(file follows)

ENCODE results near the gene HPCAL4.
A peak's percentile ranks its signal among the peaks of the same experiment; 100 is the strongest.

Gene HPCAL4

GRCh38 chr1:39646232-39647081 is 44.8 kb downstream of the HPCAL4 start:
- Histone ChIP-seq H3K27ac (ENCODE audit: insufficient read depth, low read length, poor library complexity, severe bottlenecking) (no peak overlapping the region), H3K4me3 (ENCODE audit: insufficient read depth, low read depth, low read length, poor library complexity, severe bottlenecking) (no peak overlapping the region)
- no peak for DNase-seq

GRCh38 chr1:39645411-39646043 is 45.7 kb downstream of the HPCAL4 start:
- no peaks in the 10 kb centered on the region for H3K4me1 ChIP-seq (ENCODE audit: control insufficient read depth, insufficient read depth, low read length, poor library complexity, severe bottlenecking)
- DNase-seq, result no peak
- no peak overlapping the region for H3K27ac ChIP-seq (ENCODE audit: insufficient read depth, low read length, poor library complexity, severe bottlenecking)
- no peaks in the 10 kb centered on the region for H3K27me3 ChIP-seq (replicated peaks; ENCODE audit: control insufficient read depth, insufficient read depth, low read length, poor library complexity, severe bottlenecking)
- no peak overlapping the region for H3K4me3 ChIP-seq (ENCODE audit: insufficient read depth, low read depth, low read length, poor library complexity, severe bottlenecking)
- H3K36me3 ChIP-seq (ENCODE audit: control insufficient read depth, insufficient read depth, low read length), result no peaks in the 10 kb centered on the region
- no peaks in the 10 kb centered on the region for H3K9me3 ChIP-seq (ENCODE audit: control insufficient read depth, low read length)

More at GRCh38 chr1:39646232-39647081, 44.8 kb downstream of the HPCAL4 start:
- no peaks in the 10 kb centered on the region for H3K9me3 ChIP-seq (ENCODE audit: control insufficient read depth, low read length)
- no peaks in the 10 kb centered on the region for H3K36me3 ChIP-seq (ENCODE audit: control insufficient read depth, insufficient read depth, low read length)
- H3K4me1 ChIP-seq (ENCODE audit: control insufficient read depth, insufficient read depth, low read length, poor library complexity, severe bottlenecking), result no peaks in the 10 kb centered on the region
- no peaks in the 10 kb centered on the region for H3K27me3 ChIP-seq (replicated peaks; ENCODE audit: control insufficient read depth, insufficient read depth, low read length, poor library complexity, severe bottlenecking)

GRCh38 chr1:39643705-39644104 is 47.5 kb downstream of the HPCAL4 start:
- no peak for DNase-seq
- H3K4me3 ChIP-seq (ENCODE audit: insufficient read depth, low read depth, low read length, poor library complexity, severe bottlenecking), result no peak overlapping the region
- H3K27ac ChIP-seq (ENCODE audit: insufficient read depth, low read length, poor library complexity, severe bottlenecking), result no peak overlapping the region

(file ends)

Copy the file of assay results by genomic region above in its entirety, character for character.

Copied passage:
ENCODE results near the gene HPCAL4.
A peak's percentile ranks its signal among the peaks of the same experiment; 100 is the strongest.

Gene HPCAL4

GRCh38 chr1:39646232-39647081 is 44.8 kb downstream of the HPCAL4 start:
- Histone ChIP-seq H3K27ac (ENCODE audit: insufficient read depth, low read length, poor library complexity, severe bottlenecking) (no peak overlapping the region), H3K4me3 (ENCODE audit: insufficient read depth, low read depth, low read length, poor library complexity, severe bottlenecking) (no peak overlapping the region)
- no peak for DNase-seq

GRCh38 chr1:39645411-39646043 is 45.7 kb downstream of the HPCAL4 start:
- no peaks in the 10 kb centered on the region for H3K4me1 ChIP-seq (ENCODE audit: control insufficient read depth, insufficient read depth, low read length, poor library complexity, severe bottlenecking)
- DNase-seq, result no peak
- no peak overlapping the region for H3K27ac ChIP-seq (ENCODE audit: insufficient read depth, low read length, poor library complexity, severe bottlenecking)
- no peaks in the 10 kb centered on the region for H3K27me3 ChIP-seq (replicated peaks; ENCODE audit: control insufficient read depth, insufficient read depth, low read length, poor library complexity, severe bottlenecking)
- no peak overlapping the region for H3K4me3 ChIP-seq (ENCODE audit: insufficient read depth, low read depth, low read length, poor library complexity, severe bottlenecking)
- H3K36me3 ChIP-seq (ENCODE audit: control insufficient read depth, insufficient read depth, low read length), result no peaks in the 10 kb centered on the region
- no peaks in the 10 kb centered on the region for H3K9me3 ChIP-seq (ENCODE audit: control insufficient read depth, low read length)

More at GRCh38 chr1:39646232-39647081, 44.8 kb downstream of the HPCAL4 start:
- no peaks in the 10 kb centered on the region for H3K9me3 ChIP-seq (ENCODE audit: control insufficient read depth, low read length)
- no peaks in the 10 kb centered on the region for H3K36me3 ChIP-seq (ENCODE audit: control insufficient read depth, insufficient read depth, low read length)
- H3K4me1 ChIP-seq (ENCODE audit: control insufficient read depth, insufficient read depth, low read length, poor library complexity, severe bottlenecking), result no peaks in the 10 kb centered on the region
- no peaks in the 10 kb centered on the region for H3K27me3 ChIP-seq (replicated peaks; ENCODE audit: control insufficient read depth, insufficient read depth, low read length, poor library complexity, severe bottlenecking)

GRCh38 chr1:39643705-39644104 is 47.5 kb downstream of the HPCAL4 start:
- no peak for DNase-seq
- H3K4me3 ChIP-seq (ENCODE audit: insufficient read depth, low read depth, low read length, poor library complexity, severe bottlenecking), result no peak overlapping the region
- H3K27ac ChIP-seq (ENCODE audit: insufficient read depth, low read length, poor library complexity, severe bottlenecking), result no peak overlapping the region